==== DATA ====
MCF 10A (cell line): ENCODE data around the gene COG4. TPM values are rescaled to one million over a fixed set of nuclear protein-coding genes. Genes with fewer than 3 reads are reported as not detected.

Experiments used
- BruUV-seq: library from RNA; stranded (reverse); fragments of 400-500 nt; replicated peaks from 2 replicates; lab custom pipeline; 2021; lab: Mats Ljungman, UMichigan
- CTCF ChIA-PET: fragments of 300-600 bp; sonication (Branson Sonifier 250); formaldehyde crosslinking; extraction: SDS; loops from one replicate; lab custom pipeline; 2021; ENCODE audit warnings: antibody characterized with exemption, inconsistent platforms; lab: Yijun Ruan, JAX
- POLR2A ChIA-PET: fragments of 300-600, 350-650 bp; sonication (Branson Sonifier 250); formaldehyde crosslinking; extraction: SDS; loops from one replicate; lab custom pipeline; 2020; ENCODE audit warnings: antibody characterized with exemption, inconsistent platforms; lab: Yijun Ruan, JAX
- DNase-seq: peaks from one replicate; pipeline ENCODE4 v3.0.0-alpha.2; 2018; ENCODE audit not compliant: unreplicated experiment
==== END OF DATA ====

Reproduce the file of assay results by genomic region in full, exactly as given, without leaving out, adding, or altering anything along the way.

MCF 10A (cell line): ENCODE data around the gene COG4. TPM values are rescaled to one million over a fixed set of nuclear protein-coding genes. Genes with fewer than 3 reads are reported as not detected.

Experiments used
- BruUV-seq: library from RNA; stranded (reverse); fragments of 400-500 nt; replicated peaks from 2 replicates; lab custom pipeline; 2021; lab: Mats Ljungman, UMichigan
- CTCF ChIA-PET: fragments of 300-600 bp; sonication (Branson Sonifier 250); formaldehyde crosslinking; extraction: SDS; loops from one replicate; lab custom pipeline; 2021; ENCODE audit warnings: antibody characterized with exemption, inconsistent platforms; lab: Yijun Ruan, JAX
- POLR2A ChIA-PET: fragments of 300-600, 350-650 bp; sonication (Branson Sonifier 250); formaldehyde crosslinking; extraction: SDS; loops from one replicate; lab custom pipeline; 2020; ENCODE audit warnings: antibody characterized with exemption, inconsistent platforms; lab: Yijun Ruan, JAX
- DNase-seq: peaks from one replicate; pipeline ENCODE4 v3.0.0-alpha.2; 2018; ENCODE audit not compliant: unreplicated experiment